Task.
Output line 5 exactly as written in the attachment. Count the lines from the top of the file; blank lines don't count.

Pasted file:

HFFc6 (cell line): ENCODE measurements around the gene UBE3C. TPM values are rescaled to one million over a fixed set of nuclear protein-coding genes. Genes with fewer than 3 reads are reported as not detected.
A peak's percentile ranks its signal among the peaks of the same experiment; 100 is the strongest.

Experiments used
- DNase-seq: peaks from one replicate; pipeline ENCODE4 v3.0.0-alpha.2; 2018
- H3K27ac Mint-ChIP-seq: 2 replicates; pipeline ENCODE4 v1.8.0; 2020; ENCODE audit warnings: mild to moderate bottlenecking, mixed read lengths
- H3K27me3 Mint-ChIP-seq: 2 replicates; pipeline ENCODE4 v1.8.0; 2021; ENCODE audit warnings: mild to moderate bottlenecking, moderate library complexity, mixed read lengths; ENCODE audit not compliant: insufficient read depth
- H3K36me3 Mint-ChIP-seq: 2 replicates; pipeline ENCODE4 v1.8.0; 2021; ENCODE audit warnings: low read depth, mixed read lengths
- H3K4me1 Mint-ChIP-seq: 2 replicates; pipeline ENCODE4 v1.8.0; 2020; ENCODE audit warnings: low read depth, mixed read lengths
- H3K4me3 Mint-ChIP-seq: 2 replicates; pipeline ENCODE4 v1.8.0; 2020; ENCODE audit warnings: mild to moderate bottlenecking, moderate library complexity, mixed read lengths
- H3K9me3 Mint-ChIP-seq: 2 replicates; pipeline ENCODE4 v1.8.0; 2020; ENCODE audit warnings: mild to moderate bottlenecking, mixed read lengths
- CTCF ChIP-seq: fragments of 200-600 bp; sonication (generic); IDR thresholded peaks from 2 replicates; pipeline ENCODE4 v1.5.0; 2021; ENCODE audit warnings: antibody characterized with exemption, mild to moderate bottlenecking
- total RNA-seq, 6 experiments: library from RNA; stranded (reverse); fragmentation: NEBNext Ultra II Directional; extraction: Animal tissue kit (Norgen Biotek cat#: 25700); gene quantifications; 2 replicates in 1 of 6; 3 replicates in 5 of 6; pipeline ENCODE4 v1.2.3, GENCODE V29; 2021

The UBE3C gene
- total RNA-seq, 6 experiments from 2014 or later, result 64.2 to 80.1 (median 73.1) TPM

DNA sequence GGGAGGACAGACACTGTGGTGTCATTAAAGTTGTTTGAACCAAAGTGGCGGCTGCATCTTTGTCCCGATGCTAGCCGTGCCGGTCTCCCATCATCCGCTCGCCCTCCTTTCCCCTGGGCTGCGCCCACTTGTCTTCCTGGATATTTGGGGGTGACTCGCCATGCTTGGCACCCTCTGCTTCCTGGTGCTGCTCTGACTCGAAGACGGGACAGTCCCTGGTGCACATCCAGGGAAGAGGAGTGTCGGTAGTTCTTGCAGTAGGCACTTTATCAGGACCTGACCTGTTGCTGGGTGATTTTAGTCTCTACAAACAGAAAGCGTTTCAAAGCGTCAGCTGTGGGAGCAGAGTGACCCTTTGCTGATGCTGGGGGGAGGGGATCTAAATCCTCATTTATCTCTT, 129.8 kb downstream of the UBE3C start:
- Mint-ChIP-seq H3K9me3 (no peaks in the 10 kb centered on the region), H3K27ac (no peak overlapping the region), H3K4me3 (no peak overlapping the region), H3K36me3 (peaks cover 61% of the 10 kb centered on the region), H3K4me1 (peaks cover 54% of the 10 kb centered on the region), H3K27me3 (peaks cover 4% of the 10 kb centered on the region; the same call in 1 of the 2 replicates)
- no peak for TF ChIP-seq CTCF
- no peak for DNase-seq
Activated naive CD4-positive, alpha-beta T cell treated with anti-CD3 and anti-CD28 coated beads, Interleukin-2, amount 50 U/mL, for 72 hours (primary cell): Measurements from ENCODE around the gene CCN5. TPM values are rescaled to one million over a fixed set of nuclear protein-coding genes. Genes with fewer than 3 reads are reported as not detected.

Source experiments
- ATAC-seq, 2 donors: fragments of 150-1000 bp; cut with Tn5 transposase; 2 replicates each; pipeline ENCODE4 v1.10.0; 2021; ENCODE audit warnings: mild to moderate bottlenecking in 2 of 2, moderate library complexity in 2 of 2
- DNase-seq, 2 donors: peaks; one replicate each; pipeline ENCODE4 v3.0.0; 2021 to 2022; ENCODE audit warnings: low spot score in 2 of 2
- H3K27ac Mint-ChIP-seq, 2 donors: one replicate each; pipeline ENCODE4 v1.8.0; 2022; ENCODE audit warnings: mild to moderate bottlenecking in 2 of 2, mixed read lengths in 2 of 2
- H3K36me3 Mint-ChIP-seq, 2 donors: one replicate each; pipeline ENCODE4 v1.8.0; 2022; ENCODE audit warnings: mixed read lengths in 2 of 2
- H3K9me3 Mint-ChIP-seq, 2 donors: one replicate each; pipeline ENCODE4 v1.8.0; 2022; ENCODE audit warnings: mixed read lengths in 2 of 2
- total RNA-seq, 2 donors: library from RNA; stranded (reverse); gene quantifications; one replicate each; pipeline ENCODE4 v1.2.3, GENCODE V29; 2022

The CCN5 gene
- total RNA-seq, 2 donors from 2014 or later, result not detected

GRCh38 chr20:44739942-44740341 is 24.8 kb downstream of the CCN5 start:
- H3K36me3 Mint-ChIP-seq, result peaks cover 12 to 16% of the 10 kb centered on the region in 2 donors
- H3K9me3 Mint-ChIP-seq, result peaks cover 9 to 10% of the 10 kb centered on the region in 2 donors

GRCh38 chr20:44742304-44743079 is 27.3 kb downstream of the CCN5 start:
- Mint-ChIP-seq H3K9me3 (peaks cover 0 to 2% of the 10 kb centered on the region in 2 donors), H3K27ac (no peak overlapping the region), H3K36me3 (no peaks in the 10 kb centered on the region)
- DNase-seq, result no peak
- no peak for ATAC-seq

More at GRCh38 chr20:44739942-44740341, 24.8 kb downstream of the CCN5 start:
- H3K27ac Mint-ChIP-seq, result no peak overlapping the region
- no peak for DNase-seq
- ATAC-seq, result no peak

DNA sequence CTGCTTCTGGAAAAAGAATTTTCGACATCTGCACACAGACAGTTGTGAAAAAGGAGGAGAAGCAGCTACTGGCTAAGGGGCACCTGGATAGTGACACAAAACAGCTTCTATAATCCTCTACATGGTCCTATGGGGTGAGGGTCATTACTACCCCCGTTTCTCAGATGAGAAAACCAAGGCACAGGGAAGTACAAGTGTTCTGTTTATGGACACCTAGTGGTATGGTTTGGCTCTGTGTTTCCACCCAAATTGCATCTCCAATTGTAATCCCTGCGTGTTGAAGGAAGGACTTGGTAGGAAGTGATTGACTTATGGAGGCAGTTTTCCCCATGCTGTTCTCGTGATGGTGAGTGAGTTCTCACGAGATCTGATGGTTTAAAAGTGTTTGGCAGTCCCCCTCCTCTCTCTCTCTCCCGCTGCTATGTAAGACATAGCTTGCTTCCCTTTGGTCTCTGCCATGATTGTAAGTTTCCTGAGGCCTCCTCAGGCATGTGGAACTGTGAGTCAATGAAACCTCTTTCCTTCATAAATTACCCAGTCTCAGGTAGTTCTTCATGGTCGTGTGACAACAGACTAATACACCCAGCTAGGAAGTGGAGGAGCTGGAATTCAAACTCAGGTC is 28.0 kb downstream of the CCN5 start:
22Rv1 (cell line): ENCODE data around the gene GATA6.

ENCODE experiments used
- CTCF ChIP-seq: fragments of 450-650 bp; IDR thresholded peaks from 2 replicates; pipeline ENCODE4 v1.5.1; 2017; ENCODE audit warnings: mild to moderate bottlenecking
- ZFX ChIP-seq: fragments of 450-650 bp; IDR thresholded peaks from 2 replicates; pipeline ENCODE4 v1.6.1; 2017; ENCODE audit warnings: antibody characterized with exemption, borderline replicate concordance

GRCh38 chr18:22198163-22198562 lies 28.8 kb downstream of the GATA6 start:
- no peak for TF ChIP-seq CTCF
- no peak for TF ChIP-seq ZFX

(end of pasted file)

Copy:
- H3K27ac Mint-ChIP-seq: 2 replicates; pipeline ENCODE4 v1.8.0; 2020; ENCODE audit warnings: mild to moderate bottlenecking, mixed read lengths